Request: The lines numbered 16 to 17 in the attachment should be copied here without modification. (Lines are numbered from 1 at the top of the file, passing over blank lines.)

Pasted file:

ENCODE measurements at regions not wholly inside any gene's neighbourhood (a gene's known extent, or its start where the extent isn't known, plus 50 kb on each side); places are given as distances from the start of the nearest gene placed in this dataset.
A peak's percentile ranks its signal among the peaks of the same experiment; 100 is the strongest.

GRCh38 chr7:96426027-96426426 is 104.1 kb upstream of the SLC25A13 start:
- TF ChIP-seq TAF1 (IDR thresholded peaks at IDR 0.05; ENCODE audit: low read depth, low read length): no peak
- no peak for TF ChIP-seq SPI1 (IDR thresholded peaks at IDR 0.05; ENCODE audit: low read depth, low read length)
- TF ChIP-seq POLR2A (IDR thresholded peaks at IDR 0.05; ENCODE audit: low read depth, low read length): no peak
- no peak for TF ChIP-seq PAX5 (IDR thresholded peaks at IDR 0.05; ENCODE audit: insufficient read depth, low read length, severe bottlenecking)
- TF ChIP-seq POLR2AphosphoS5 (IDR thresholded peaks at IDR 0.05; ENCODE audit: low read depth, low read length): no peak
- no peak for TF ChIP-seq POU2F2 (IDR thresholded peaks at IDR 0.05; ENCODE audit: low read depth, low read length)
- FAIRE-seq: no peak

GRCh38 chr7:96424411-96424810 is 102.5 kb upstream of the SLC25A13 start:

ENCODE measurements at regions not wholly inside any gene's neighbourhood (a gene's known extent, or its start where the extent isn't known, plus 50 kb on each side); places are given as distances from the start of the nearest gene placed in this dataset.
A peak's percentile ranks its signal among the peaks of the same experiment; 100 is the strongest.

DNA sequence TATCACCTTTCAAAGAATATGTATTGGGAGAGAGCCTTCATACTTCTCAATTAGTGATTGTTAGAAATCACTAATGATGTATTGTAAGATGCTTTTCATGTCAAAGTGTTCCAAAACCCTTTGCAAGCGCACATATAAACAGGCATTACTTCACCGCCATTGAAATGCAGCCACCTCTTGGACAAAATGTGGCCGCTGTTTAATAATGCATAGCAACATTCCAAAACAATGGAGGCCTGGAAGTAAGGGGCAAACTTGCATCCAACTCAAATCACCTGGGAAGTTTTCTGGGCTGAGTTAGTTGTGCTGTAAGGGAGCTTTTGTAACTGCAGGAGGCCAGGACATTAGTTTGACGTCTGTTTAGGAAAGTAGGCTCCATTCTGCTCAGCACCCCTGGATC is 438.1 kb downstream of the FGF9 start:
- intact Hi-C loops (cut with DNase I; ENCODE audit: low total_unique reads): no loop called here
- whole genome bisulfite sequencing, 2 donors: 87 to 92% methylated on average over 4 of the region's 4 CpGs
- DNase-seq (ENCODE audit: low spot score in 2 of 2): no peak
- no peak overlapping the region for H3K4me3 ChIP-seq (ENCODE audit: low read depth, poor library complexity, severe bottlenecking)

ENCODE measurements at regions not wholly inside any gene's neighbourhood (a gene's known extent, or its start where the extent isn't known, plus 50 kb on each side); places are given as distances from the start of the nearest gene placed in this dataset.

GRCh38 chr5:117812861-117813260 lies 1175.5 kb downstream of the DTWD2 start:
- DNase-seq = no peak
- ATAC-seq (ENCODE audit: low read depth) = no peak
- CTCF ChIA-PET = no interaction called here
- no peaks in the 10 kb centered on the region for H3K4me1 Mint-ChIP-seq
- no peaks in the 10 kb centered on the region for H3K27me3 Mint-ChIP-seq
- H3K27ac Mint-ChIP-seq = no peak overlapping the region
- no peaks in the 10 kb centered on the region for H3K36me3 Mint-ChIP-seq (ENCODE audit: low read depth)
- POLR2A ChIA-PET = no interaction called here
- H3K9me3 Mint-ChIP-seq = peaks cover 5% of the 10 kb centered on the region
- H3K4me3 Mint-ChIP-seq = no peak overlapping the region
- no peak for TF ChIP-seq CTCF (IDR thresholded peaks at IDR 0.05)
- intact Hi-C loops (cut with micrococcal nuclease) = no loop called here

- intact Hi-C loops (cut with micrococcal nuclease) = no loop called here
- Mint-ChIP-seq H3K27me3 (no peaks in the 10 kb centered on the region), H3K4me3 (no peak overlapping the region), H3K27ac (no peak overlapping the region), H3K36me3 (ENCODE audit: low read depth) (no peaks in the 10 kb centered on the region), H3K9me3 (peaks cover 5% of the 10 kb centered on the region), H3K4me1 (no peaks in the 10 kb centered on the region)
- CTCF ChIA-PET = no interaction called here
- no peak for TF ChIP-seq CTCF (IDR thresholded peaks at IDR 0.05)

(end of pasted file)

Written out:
- whole genome bisulfite sequencing, 2 donors: 87 to 92% methylated on average over 4 of the region's 4 CpGs
- DNase-seq (ENCODE audit: low spot score in 2 of 2): no peak